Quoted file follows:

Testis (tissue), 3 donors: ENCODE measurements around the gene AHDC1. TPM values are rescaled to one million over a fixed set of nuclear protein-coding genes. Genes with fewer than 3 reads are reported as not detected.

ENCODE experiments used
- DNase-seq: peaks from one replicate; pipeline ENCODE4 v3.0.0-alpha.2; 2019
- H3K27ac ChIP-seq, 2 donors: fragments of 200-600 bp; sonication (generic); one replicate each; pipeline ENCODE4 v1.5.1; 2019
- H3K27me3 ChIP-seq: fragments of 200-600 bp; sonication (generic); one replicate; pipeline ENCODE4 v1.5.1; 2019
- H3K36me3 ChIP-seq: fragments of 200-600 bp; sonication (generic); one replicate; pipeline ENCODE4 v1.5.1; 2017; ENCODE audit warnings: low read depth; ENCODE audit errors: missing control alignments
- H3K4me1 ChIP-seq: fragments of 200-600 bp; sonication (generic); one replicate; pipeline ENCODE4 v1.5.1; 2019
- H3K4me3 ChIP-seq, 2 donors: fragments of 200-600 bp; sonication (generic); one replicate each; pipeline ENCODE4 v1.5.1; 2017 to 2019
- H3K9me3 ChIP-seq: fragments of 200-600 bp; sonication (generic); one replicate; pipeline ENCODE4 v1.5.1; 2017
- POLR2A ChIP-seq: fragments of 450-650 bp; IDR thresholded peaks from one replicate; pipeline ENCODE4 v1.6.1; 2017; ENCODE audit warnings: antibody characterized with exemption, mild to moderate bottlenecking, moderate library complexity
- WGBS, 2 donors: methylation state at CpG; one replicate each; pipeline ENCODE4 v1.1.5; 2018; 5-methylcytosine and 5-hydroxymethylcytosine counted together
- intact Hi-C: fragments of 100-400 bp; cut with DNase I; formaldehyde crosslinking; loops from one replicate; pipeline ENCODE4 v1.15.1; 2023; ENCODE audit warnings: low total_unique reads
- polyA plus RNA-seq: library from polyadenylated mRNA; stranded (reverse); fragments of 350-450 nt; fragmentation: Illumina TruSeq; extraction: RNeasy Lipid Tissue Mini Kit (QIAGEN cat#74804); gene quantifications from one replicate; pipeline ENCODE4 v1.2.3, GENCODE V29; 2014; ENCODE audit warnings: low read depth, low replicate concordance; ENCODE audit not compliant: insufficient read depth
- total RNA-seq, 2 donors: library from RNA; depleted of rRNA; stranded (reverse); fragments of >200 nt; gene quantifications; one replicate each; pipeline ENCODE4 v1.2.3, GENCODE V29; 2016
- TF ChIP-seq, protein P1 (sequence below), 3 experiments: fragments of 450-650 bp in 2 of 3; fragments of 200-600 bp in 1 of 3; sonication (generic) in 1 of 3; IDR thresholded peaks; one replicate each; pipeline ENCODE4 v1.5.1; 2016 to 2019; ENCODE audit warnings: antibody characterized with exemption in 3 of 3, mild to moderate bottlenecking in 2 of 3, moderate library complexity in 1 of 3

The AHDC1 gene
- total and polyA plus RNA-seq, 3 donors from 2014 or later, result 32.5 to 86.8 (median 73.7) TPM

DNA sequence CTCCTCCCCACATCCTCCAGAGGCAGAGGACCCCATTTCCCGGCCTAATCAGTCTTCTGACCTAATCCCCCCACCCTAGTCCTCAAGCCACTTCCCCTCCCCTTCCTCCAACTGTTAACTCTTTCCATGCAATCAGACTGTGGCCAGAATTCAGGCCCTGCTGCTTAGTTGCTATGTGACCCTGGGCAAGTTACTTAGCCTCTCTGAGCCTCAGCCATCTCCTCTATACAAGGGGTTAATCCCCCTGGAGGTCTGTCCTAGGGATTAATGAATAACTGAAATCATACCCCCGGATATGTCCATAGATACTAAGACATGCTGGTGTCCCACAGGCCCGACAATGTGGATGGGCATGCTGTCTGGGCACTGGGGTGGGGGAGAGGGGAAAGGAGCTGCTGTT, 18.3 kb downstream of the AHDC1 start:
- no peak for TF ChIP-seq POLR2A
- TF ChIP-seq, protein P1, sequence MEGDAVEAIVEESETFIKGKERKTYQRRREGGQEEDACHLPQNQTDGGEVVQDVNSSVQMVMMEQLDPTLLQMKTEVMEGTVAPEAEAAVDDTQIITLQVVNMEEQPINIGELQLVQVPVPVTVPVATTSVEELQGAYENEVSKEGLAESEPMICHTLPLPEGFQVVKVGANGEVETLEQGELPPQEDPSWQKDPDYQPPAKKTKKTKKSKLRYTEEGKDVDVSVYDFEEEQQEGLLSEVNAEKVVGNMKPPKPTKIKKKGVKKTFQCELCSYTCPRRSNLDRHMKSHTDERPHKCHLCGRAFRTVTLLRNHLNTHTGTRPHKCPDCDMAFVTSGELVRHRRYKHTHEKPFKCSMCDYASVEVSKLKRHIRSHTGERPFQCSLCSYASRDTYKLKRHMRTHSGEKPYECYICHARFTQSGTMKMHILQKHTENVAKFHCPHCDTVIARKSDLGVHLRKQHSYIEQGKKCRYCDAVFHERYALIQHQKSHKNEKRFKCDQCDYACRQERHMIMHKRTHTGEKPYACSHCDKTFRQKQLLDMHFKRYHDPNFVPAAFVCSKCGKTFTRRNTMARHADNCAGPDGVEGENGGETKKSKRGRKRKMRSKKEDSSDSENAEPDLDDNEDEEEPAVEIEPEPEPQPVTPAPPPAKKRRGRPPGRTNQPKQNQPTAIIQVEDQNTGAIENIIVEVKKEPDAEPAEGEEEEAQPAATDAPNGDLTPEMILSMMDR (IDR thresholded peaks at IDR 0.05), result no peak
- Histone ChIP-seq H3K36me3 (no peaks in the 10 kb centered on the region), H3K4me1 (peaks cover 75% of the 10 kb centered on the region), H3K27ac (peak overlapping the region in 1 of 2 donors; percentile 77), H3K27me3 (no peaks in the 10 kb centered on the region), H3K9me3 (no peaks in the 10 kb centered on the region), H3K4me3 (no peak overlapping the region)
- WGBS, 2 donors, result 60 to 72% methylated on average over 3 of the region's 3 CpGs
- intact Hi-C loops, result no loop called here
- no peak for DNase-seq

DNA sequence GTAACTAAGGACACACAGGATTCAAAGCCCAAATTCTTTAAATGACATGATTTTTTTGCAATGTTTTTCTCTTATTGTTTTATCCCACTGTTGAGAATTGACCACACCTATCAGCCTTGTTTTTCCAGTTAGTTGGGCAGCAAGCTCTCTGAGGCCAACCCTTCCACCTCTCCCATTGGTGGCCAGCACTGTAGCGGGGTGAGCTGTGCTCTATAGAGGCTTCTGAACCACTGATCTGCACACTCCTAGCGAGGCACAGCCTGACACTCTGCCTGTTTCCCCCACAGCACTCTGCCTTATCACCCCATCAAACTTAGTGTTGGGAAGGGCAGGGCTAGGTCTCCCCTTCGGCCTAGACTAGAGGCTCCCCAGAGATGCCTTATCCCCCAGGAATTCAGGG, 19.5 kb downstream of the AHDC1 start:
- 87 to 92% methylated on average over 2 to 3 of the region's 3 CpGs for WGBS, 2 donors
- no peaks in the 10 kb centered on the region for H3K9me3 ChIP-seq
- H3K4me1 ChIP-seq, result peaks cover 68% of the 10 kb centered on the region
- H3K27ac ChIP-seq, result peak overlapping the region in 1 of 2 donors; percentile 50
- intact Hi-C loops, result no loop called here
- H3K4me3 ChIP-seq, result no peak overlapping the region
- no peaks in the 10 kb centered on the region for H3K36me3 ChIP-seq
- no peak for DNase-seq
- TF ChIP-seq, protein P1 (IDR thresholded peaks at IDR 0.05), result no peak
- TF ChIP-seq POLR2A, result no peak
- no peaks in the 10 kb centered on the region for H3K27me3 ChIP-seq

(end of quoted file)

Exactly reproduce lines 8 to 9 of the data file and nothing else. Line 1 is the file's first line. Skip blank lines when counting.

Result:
- H3K4me3 ChIP-seq, 2 donors: fragments of 200-600 bp; sonication (generic); one replicate each; pipeline ENCODE4 v1.5.1; 2017 to 2019
- H3K9me3 ChIP-seq: fragments of 200-600 bp; sonication (generic); one replicate; pipeline ENCODE4 v1.5.1; 2017